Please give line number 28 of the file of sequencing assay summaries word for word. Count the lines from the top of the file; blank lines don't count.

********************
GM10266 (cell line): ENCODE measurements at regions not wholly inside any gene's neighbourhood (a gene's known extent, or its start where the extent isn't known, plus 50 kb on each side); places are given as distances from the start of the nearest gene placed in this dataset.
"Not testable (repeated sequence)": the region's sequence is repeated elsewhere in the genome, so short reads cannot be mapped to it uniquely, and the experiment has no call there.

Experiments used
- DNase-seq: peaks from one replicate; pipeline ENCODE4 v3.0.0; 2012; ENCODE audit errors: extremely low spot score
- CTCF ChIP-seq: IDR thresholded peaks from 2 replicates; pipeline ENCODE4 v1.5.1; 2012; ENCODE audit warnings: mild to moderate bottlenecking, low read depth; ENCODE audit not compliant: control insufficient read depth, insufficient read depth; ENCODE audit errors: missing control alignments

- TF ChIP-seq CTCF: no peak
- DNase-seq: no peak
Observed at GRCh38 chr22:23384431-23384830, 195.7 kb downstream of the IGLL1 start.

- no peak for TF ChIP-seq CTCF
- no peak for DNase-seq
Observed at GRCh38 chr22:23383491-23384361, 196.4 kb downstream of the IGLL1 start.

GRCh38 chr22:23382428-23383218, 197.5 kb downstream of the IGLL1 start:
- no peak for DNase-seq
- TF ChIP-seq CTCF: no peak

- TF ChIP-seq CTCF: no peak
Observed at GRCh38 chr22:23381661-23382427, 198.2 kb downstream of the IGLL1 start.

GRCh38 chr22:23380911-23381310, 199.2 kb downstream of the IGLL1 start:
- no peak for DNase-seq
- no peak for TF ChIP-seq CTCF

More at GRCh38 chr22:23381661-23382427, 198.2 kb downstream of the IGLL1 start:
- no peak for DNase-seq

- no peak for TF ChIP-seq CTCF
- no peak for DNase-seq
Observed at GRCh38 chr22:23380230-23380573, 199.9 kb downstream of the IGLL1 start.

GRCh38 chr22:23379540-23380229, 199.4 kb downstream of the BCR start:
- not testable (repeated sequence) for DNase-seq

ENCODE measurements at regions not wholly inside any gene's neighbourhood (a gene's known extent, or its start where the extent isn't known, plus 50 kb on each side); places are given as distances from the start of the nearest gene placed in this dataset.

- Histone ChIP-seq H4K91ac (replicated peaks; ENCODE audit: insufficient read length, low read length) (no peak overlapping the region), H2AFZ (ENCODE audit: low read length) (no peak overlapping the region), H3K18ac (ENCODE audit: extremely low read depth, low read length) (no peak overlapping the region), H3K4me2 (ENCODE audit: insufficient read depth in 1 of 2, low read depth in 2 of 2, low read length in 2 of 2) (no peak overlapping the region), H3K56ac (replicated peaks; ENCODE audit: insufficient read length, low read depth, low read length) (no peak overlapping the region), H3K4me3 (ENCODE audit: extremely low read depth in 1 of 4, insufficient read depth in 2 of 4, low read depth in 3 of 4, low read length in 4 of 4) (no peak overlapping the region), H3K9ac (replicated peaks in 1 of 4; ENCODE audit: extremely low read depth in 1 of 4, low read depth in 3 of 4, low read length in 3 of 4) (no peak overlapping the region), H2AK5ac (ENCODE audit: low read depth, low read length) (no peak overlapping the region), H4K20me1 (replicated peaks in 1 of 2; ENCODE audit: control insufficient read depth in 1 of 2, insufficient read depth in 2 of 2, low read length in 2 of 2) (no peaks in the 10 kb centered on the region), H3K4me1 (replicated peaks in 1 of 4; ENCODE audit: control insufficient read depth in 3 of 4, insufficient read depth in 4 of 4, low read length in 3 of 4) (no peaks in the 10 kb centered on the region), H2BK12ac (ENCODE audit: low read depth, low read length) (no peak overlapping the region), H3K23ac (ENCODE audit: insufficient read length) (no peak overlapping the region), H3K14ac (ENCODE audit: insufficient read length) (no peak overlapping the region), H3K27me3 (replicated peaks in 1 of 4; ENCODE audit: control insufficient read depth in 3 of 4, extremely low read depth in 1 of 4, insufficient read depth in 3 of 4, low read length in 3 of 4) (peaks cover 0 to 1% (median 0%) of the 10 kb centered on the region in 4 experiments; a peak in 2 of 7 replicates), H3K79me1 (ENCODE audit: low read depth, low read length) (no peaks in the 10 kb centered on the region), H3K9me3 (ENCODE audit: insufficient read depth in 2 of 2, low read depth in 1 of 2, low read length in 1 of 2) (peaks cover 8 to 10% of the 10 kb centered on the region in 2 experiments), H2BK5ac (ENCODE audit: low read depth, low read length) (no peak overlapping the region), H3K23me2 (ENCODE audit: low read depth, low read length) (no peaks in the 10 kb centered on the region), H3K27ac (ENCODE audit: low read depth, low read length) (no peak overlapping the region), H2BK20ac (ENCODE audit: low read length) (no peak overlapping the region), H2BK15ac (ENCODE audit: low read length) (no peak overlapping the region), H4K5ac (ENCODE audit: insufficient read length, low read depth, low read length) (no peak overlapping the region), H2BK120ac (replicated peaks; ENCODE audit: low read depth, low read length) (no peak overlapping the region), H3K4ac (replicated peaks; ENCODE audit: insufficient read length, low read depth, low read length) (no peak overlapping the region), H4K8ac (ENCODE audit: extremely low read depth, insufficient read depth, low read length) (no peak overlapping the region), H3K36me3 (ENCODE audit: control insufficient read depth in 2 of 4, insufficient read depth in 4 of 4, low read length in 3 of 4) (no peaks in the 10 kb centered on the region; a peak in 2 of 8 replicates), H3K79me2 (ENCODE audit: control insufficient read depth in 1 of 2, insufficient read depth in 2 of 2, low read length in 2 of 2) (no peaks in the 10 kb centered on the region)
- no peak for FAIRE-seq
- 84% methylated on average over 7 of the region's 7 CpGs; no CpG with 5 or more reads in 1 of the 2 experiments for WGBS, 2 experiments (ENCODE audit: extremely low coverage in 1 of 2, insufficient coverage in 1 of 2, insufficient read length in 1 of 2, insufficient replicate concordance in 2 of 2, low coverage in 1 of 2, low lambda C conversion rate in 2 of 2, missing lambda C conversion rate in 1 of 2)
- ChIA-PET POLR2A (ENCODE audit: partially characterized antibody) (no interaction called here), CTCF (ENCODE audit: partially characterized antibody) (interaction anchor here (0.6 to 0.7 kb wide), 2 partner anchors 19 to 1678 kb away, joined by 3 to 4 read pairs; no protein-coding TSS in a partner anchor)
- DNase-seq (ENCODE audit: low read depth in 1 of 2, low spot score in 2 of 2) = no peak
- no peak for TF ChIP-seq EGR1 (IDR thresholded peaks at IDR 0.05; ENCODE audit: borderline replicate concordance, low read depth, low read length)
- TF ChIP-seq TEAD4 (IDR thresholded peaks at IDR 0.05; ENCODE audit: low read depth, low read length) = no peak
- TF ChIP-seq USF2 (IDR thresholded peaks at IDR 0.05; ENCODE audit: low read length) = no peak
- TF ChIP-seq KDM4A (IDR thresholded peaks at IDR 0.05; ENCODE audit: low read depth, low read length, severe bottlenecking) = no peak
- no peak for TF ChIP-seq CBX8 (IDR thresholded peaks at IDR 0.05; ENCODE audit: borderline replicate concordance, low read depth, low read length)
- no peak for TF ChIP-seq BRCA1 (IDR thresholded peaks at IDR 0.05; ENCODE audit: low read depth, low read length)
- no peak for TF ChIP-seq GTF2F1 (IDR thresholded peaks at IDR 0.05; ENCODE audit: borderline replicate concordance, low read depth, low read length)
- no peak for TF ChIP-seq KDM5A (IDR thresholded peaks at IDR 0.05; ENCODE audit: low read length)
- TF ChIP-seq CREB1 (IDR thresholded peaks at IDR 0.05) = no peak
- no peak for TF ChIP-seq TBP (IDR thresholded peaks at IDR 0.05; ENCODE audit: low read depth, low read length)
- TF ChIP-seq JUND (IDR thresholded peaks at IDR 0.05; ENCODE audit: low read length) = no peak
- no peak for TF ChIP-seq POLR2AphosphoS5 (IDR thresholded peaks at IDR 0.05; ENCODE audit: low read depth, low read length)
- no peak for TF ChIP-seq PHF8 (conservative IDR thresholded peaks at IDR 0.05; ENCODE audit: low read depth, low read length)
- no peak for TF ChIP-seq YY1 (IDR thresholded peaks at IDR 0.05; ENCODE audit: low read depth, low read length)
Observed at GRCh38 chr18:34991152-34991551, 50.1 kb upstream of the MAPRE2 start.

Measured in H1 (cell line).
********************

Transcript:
- Histone ChIP-seq H4K91ac (replicated peaks; ENCODE audit: insufficient read length, low read length) (no peak overlapping the region), H2AFZ (ENCODE audit: low read length) (no peak overlapping the region), H3K18ac (ENCODE audit: extremely low read depth, low read length) (no peak overlapping the region), H3K4me2 (ENCODE audit: insufficient read depth in 1 of 2, low read depth in 2 of 2, low read length in 2 of 2) (no peak overlapping the region), H3K56ac (replicated peaks; ENCODE audit: insufficient read length, low read depth, low read length) (no peak overlapping the region), H3K4me3 (ENCODE audit: extremely low read depth in 1 of 4, insufficient read depth in 2 of 4, low read depth in 3 of 4, low read length in 4 of 4) (no peak overlapping the region), H3K9ac (replicated peaks in 1 of 4; ENCODE audit: extremely low read depth in 1 of 4, low read depth in 3 of 4, low read length in 3 of 4) (no peak overlapping the region), H2AK5ac (ENCODE audit: low read depth, low read length) (no peak overlapping the region), H4K20me1 (replicated peaks in 1 of 2; ENCODE audit: control insufficient read depth in 1 of 2, insufficient read depth in 2 of 2, low read length in 2 of 2) (no peaks in the 10 kb centered on the region), H3K4me1 (replicated peaks in 1 of 4; ENCODE audit: control insufficient read depth in 3 of 4, insufficient read depth in 4 of 4, low read length in 3 of 4) (no peaks in the 10 kb centered on the region), H2BK12ac (ENCODE audit: low read depth, low read length) (no peak overlapping the region), H3K23ac (ENCODE audit: insufficient read length) (no peak overlapping the region), H3K14ac (ENCODE audit: insufficient read length) (no peak overlapping the region), H3K27me3 (replicated peaks in 1 of 4; ENCODE audit: control insufficient read depth in 3 of 4, extremely low read depth in 1 of 4, insufficient read depth in 3 of 4, low read length in 3 of 4) (peaks cover 0 to 1% (median 0%) of the 10 kb centered on the region in 4 experiments; a peak in 2 of 7 replicates), H3K79me1 (ENCODE audit: low read depth, low read length) (no peaks in the 10 kb centered on the region), H3K9me3 (ENCODE audit: insufficient read depth in 2 of 2, low read depth in 1 of 2, low read length in 1 of 2) (peaks cover 8 to 10% of the 10 kb centered on the region in 2 experiments), H2BK5ac (ENCODE audit: low read depth, low read length) (no peak overlapping the region), H3K23me2 (ENCODE audit: low read depth, low read length) (no peaks in the 10 kb centered on the region), H3K27ac (ENCODE audit: low read depth, low read length) (no peak overlapping the region), H2BK20ac (ENCODE audit: low read length) (no peak overlapping the region), H2BK15ac (ENCODE audit: low read length) (no peak overlapping the region), H4K5ac (ENCODE audit: insufficient read length, low read depth, low read length) (no peak overlapping the region), H2BK120ac (replicated peaks; ENCODE audit: low read depth, low read length) (no peak overlapping the region), H3K4ac (replicated peaks; ENCODE audit: insufficient read length, low read depth, low read length) (no peak overlapping the region), H4K8ac (ENCODE audit: extremely low read depth, insufficient read depth, low read length) (no peak overlapping the region), H3K36me3 (ENCODE audit: control insufficient read depth in 2 of 4, insufficient read depth in 4 of 4, low read length in 3 of 4) (no peaks in the 10 kb centered on the region; a peak in 2 of 8 replicates), H3K79me2 (ENCODE audit: control insufficient read depth in 1 of 2, insufficient read depth in 2 of 2, low read length in 2 of 2) (no peaks in the 10 kb centered on the region)